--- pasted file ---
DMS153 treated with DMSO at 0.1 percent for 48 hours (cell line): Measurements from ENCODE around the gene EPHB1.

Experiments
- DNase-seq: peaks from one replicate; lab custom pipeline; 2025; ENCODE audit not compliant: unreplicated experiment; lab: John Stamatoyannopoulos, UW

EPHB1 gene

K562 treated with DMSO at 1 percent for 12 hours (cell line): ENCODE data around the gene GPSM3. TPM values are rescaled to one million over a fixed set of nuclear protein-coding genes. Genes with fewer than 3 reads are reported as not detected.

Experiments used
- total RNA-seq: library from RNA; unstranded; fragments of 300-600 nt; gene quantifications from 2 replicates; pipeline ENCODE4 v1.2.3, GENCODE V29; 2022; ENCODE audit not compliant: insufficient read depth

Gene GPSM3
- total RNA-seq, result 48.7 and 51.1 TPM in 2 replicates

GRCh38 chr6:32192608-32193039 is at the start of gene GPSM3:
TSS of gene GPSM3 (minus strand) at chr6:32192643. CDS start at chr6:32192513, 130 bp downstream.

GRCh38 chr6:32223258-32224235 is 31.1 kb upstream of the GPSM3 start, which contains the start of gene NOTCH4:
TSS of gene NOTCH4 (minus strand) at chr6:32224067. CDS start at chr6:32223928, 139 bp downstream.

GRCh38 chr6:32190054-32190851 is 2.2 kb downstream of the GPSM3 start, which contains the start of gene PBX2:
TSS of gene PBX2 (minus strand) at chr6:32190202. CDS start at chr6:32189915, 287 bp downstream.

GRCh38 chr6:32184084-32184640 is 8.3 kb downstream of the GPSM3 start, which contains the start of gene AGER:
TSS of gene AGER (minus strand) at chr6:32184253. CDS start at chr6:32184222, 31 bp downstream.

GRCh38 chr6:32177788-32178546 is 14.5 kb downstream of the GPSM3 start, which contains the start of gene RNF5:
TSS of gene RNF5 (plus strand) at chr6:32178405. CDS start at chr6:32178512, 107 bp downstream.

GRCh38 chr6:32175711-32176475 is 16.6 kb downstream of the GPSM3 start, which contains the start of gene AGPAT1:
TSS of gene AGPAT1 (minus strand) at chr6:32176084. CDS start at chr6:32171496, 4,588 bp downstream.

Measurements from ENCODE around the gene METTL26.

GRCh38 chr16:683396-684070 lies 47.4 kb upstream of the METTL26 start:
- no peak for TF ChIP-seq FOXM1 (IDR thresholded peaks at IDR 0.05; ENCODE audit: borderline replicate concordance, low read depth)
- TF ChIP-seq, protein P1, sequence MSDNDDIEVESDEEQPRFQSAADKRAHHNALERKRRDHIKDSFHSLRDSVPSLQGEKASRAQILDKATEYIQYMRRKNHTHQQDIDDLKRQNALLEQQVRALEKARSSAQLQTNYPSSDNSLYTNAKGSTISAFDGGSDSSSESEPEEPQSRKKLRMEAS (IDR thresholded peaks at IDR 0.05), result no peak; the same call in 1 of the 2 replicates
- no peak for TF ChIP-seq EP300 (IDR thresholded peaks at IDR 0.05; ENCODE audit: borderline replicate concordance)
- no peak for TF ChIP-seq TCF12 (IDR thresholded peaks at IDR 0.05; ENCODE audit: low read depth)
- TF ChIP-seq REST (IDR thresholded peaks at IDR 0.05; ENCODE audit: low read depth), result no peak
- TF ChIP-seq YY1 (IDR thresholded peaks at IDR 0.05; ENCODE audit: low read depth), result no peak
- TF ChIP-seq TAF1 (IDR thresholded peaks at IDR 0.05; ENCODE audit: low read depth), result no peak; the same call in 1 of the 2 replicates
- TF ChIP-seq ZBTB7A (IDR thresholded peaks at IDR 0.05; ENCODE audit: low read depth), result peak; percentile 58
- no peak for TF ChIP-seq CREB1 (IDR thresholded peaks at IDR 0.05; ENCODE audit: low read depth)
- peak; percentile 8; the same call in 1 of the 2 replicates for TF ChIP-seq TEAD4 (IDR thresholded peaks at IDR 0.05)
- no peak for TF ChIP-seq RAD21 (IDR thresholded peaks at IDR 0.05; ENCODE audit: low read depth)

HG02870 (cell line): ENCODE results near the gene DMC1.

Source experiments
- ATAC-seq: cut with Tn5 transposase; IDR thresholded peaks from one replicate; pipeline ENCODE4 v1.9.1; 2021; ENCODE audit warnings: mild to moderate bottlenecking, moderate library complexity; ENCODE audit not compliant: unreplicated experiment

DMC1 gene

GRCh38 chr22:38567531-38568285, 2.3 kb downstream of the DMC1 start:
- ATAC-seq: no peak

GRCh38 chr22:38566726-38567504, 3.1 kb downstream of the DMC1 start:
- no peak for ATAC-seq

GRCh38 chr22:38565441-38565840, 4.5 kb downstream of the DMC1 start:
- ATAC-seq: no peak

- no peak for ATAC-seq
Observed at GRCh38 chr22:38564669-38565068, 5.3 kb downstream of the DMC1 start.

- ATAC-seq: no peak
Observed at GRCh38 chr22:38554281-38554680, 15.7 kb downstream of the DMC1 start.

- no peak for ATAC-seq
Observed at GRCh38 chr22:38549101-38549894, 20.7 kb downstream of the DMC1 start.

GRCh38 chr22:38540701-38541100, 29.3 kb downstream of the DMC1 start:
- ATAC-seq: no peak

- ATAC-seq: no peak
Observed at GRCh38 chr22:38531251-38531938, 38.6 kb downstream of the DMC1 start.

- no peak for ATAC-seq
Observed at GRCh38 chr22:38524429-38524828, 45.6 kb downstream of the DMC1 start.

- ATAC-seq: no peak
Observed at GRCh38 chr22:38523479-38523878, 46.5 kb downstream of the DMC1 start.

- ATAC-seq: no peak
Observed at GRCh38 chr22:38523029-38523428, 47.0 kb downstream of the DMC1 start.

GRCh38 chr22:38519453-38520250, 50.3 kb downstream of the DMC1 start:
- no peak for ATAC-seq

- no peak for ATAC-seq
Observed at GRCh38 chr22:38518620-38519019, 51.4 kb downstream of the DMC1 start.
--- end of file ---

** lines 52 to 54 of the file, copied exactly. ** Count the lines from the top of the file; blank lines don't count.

- ATAC-seq: no peak

- ATAC-seq: no peak
Observed at GRCh38 chr22:38531251-38531938, 38.6 kb downstream of the DMC1 start.